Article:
What do I do if the driver leaves the scene?
People who leave the scene of an accident are scared because they don’t have a license or valid insurance. The fleeing party might have been drinking or have an illegal substance in the car too. Leaving the scene of the accident doesn’t mean they can’t be found and held responsible for the accident, damages and injuries. Once they leave the scene of the accident, they might be held responsible for damages even if they weren’t at fault. It could also lead to serious criminal charges.
Legal Responsibility after a Car Accident
After being involved in a car accident, both parties are required to stay and exchange identification and insurance information as well as vehicle registration number. You’ll want to get the details of the driver and passengers in the other vehicle.
You’re required to contact local law enforcement to alert them to the accident. They might not send a police cruiser to respond to the accident if there haven’t been injuries or serious damage. If the police don’t respond, you’ll be required to go to the police station and file your own report for the insurance company.
In an accident with no people present, the driver is required to leave contact information and an explanation where it can be found by the owner of the vehicle or property that was damaged.
Penalties for Leaving the Scene
Car Accident with No Injuries
Following a car accident with no injuries where the other driver speeds away, you’ll want to immediately make note of the type of vehicle and license plate number.
It can be difficult to capture all this information when you’re still reeling from the accident itself. If the driver pulls away and seems to be stopping but flees, you might not catch any of that information at all.
Call the Police
When the other driver leaves the scene of the accident without exchanging information, you’ll need to contact the police immediately. Give a description of the vehicle as well as the license plate number if you can.
Consequences for the Remaining Driver
If you don’t contact the police after a hit-and-run, it’s likely that the insurance company will deny your claim. You’ll end up spending money out of your own pocket for car repairs and missing work without compensation. Depending on the extent of your injuries, you could spend thousands on medical bills too.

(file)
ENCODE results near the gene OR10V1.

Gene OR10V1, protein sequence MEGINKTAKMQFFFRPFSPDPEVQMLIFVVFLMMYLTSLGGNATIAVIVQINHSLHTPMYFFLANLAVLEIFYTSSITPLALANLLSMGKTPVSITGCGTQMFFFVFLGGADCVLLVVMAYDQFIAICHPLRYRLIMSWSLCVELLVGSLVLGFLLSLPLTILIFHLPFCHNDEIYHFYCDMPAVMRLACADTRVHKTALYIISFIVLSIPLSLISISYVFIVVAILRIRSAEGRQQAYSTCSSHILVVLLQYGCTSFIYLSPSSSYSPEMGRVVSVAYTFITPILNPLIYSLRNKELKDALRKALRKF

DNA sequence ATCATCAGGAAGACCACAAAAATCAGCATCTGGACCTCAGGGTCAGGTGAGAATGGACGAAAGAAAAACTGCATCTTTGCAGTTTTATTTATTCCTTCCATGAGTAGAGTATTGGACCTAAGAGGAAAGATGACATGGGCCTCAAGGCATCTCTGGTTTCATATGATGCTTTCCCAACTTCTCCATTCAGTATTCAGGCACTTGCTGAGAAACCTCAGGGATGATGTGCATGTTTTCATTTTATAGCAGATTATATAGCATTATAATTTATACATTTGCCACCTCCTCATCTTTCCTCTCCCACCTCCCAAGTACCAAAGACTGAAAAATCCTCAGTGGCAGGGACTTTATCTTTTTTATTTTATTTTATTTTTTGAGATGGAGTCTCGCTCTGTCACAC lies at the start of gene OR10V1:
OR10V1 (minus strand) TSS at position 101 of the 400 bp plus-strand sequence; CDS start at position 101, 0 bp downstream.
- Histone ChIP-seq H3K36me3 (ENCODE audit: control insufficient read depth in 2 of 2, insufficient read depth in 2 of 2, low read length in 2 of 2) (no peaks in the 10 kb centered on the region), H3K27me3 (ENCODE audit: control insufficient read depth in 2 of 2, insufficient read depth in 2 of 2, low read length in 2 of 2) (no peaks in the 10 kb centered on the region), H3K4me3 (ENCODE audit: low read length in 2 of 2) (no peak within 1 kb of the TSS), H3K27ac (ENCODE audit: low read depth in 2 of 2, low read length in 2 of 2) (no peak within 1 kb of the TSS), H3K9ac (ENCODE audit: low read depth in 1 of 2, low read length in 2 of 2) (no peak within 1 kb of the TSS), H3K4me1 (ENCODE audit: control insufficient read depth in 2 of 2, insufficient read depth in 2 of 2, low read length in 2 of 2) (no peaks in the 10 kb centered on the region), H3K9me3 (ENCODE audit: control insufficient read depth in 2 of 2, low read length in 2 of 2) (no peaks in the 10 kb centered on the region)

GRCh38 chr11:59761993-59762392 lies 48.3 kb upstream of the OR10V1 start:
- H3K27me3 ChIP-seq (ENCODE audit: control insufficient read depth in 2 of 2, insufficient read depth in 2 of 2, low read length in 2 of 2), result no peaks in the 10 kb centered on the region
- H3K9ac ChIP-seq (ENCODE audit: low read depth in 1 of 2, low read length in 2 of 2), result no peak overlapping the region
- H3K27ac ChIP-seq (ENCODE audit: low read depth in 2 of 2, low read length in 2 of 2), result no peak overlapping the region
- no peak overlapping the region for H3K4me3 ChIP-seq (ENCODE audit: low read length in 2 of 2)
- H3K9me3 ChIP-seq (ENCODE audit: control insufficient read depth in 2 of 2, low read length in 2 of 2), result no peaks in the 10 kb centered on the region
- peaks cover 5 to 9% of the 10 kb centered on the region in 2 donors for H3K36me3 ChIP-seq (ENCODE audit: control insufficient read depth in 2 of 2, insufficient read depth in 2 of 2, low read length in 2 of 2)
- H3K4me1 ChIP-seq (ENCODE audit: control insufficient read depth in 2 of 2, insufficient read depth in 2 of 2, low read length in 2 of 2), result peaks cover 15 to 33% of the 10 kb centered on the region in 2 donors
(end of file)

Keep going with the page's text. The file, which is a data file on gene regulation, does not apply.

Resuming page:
Next Steps by the Police
Once you call the police, they’ll investigate the accident. They may put out a warrant for the person driving the vehicle if they can learn who it was. If there’s been serious injuries in the accident, they’ll do everything they can to arrest the fleeing driver.
Misdemeanor Hit-and-Run Accident
An personal injury attorney will need to be contacted for those who are arrested for leaving the scene of an accident. In , a person who fails to exchange information after an accident will be charged with a class B misdemeanor, which comes with fines or jail time of up to 90 days.
For those who leave the scene of an accident where there have been serious injuries and even death, it can lead to felony charges and lengthy jail time for the offender.
Contacting Your Insurance Company
In some cases, your insurance company might have a provision in your policy that says you must contact the police after an accident involving a hit-and-run driver. When you contact the insurance company after an accident, you’ll need that police report to take advantage of your uninsured motorist benefits.
Uninsured Motorist Coverage
The amount of coverage in will depend on the victim’s insurance policy. The at-fault driver’s insurance policy is supposed to pay for the injuries and repairs, but if the driver flees the scene, that can’t happen. Instead, your insurance policy will have to cover the damages. For that to happen, you’ll need to have purchased uninsured motorist coverage for your policy.
The insurance company might deny your claim if they feel you didn’t provide enough proof that there was physical contact by another vehicle and the driver fled. You can contact an personal injury attorney to help you deal with a reluctant insurance company that has denied your claim.